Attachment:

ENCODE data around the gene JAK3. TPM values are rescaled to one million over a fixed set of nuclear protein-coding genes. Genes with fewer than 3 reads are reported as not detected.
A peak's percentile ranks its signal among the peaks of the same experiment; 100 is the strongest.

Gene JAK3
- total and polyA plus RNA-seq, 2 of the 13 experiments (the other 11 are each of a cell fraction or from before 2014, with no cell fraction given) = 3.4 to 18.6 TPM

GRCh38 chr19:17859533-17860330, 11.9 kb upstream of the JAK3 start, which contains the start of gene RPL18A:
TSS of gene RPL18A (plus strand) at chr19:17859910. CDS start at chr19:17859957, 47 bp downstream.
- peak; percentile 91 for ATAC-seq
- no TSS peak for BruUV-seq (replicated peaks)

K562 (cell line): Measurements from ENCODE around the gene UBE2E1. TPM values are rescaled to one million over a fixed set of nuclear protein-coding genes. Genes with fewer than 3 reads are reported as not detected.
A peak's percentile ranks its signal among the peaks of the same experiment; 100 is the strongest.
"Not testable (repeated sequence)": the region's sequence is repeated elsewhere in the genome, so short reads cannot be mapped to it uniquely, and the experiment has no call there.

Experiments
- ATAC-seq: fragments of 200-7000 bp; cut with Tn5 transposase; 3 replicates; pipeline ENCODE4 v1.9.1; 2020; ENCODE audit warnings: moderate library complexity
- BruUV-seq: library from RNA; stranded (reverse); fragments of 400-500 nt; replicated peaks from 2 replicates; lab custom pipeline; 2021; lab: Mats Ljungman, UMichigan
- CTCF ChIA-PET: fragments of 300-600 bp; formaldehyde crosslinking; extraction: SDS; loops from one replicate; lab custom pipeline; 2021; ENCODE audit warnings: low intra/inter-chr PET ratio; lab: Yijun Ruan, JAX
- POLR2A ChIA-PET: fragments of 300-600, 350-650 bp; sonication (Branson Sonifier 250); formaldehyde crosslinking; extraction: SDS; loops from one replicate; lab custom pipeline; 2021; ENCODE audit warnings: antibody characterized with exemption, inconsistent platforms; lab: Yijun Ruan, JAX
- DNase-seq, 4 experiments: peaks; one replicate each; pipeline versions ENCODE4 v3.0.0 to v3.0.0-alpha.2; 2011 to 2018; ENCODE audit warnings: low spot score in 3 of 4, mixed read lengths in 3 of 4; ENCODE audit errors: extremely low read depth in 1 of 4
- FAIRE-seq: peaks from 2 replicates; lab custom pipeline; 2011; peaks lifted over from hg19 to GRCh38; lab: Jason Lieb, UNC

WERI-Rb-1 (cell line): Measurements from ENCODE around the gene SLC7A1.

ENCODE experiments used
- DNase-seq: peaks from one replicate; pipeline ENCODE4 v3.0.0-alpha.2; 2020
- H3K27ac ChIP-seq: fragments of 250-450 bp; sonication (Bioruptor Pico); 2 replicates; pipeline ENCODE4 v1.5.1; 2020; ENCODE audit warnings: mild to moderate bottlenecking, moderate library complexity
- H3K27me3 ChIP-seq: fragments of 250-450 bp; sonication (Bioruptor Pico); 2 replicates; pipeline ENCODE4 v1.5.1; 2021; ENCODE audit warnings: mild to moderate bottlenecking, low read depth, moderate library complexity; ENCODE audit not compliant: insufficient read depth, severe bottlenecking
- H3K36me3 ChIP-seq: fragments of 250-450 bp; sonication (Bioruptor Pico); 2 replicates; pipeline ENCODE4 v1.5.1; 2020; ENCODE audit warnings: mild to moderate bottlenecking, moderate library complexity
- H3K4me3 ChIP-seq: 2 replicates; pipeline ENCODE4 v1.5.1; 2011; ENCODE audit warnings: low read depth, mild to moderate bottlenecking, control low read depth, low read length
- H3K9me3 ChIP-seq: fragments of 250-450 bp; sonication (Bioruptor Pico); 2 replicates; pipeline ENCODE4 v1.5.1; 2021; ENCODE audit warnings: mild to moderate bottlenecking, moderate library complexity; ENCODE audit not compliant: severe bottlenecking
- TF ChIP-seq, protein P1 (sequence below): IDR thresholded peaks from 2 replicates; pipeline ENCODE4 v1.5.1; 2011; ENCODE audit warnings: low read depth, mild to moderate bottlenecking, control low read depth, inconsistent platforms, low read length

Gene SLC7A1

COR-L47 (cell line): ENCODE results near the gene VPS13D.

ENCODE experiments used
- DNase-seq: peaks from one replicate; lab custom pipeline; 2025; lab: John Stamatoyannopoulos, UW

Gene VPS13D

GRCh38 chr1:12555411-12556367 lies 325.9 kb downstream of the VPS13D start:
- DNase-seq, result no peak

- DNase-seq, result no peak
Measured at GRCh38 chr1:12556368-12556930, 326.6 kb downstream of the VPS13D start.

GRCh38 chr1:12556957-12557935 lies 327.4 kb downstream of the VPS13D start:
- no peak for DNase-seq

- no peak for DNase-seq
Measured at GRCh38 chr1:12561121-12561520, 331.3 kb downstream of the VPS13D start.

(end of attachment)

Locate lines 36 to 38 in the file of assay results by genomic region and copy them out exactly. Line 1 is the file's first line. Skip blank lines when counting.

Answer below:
Measured at GRCh38 chr1:12556368-12556930, 326.6 kb downstream of the VPS13D start.

GRCh38 chr1:12556957-12557935 lies 327.4 kb downstream of the VPS13D start:
- no peak for DNase-seq